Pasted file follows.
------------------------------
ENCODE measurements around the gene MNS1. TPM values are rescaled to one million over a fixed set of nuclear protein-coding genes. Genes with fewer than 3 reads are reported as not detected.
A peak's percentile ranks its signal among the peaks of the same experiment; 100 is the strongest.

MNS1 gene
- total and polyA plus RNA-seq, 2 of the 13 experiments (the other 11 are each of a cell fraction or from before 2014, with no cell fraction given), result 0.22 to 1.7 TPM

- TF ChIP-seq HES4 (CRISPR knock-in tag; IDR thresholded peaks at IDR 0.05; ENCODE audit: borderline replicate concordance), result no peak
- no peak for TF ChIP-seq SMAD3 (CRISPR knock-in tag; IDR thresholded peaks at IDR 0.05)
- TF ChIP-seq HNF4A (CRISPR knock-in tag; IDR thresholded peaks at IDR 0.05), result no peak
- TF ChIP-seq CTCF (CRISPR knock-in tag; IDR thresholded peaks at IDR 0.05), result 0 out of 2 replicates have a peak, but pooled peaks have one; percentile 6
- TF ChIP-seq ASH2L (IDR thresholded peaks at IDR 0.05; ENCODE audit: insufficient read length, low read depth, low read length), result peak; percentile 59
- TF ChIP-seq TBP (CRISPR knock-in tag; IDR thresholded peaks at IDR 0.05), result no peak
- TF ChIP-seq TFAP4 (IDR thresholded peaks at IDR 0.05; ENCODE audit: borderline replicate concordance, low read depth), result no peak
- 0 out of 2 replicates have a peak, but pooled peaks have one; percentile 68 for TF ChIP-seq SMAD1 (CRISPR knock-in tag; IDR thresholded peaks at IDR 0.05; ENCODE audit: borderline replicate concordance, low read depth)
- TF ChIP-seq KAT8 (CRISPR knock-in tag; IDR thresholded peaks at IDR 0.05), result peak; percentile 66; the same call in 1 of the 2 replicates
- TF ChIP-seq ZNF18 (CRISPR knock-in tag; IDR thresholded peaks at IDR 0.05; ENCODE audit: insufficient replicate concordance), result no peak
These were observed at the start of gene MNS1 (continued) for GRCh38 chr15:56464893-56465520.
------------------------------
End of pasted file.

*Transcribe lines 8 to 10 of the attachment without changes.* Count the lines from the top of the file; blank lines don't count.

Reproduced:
- TF ChIP-seq CTCF (CRISPR knock-in tag; IDR thresholded peaks at IDR 0.05), result 0 out of 2 replicates have a peak, but pooled peaks have one; percentile 6
- TF ChIP-seq ASH2L (IDR thresholded peaks at IDR 0.05; ENCODE audit: insufficient read length, low read depth, low read length), result peak; percentile 59
- TF ChIP-seq TBP (CRISPR knock-in tag; IDR thresholded peaks at IDR 0.05), result no peak